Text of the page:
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If any other Australian state or territory was facing a COVID-19 outbreak of the kind NSW is now confronting, they would already be in lockdown.
That the Berejiklian government is instead allowing businesses to stay open and people to leave their homes should give hope to lockdown-weary Victorians that there may be another way.
Melbourne is emerging from its latest lockdown.Credit:Eddie Jim
Other state premiers and chief health officers have adopted an “abundance of caution” as their North Star throughout this pandemic, but Deakin University epidemiologist Catherine Bennett said NSW is taking a “fundamentally different” approach.
“It doesn’t mean that if it works in NSW it will work everywhere, but it certainly tells us it is possible,” she told The Age and The Sydney Morning Herald.
In announcing Sydney’s latest public health measures to contain an outbreak of the Delta variant of the coronavirus, which spread from an eastern suburbs shopping centre, Premier Gladys Berejiklian and her Health Minister Brad Hazzard warned the situation was serious and fast evolving.
Yet, in rejecting the template adopted by other mainland states – where a handful of COVID cases are met with a fast, hard and preferably short lockdown – Berejiklian is sticking to the philosophy that, so far, has separated NSW from the rest.
NSW Premier Gladys Berejiklian is resisting the urge to lock down Sydney in response to the latest COVID outbreak. Credit:Nick Moir
“We have always said we won’t burden our citizens unless we absolutely have to,” she said. “We ask people to make individual decision on their own circumstances. We have put these rules in place, there will always be exceptions, there will always be certain situations which, perhaps, every single health order doesn’t cover. We rely on people’s common sense as much as what the health orders say.”
Instead of issuing public health directives to keep people in their homes and businesses and classrooms shut, the NSW government is urging its citizens to wear masks and avoid travelling to and from suburbs where they know the virus is circulating.
It is an appeal to reason, rather than a resort to heavy regulation.
University of Melbourne epidemiologist Tony Blakely, whose modelling influenced the Victorian govenment’s response to last year’s second wave, welcomed the NSW message.
“They are trying to gain compliance by a sense of volunteering,” he said
However, Professor Blakely questioned some of the NSW settings, describing as “bonkers” the permission for people to still go to gyms.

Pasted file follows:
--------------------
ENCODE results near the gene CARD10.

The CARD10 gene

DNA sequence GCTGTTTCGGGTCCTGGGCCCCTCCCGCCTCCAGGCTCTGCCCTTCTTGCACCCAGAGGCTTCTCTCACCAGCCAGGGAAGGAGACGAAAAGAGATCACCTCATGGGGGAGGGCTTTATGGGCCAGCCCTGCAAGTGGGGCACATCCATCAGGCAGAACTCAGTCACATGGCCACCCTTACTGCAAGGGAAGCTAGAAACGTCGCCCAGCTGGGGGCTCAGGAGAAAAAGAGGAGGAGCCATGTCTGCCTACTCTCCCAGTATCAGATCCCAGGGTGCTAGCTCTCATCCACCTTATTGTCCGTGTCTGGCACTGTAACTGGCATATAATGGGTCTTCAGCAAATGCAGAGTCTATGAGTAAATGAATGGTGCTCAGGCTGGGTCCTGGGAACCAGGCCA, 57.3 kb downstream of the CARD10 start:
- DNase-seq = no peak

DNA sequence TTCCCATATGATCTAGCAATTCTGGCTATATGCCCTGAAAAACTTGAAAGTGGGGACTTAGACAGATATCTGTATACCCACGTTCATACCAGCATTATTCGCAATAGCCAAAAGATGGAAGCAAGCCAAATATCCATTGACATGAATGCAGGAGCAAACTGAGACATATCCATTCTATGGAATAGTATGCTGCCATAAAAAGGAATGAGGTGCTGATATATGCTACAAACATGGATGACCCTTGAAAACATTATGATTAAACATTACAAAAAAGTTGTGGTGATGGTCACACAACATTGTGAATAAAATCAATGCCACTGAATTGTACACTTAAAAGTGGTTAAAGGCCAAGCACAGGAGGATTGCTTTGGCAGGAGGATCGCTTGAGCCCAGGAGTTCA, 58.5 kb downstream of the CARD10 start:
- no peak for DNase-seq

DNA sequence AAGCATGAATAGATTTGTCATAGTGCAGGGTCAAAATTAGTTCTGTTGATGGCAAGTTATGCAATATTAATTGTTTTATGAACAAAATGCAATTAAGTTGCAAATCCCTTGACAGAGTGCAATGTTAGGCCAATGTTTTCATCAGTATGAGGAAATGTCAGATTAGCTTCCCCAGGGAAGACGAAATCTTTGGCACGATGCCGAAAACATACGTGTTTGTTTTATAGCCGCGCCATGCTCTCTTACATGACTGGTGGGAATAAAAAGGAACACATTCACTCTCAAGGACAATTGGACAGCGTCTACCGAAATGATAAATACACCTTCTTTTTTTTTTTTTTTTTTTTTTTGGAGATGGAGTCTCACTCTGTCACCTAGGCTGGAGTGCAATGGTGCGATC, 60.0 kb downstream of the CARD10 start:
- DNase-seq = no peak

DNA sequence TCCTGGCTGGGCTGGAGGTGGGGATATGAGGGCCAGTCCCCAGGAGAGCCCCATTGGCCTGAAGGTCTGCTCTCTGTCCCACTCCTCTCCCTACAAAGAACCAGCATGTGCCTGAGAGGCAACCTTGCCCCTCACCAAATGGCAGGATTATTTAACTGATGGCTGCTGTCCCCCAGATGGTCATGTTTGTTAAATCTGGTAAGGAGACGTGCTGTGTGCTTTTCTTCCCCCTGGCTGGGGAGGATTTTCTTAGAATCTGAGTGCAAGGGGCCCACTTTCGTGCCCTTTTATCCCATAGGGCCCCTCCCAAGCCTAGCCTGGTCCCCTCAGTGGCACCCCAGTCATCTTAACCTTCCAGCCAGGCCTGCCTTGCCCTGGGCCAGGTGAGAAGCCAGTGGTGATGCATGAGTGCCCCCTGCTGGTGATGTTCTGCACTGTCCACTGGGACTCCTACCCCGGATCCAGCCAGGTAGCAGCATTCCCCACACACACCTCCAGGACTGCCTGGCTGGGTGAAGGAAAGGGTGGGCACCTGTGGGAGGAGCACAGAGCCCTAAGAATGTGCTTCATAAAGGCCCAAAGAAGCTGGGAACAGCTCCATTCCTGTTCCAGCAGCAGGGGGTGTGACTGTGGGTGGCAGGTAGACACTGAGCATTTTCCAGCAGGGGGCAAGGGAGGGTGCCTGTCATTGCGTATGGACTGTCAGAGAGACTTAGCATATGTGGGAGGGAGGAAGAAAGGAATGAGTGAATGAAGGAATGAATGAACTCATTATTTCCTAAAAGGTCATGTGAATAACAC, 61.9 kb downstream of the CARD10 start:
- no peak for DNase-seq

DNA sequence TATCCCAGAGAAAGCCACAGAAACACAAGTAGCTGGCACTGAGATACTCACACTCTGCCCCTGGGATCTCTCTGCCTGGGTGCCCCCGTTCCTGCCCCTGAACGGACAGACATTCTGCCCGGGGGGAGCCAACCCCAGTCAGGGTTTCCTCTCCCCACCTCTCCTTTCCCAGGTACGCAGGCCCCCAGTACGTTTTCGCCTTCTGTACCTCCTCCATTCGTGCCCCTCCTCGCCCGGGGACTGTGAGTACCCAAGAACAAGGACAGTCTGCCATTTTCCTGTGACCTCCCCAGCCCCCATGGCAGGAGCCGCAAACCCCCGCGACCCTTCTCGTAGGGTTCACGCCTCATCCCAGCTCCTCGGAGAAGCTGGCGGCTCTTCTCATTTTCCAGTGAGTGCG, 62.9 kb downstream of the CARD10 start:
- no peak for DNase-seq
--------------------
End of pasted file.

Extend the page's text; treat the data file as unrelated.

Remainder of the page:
He is circumspect about what the ultimate lesson from Sydney will be.
“At this point in time, I would say the chance of NSW controlling this is a bit less than 50/50,” he said. “If they achieve that, that will be great, but that doesn’t prove this is the best decision-making.
Melbourne University epidemiologist Tony Blakely.
“There is a chance they will succeed. If they succeed, that doesn’t mean they got it right, they might have just been lucky.
“You would need to have this experiment another 10 times to confidently conclude they got it right. That is the conundrum with COVID.”
Professor Blakely said a defining quality of COVID-19, as observed by infectious diseases experts around the world, is its “stochastic nature”. The randomness with which some cases become highly infectious and some cases not at all makes the outcome of any outbreak difficult to predict.
The public health dilemma faced by all governments is whether to lock down early or risk having to do so later, for longer and at a greater cost, when an outbreak has spread beyond control.
Wellington was on Wednesday placed under level two pandemic restrictions after it was discovered that a Sydney tourist infected with the Delta strain visited the New Zealand capital.
On the same day, the Victorian government announced a further easing of restrictions from the lockdown imposed a month ago.
Professor Bennett noted the contrast in tone adopted by the NSW and Victorian governments at the start of their respective outbreaks.
Where both governments stressed the seriousness of the situation and highly infectious nature of the COVID-19 variant they were dealing with, NSW has backed people to do the right thing instead of issuing broad, public health directives to ensure they do.
Professor Bennett said the NSW approach is less prone to “punitory creep”, where public health rules become more draconian as an outbreak worsens.
“This is public health communication 101,” she says. “The community is your public health intervention. You need leadership but you need participation.”
The Berejiklian government is taking a significant gamble. If Professor Blakely is right, its odds are no better than a coin toss. The only certainty is that, if Sydney wins, Victoria and all other states stand to benefit.
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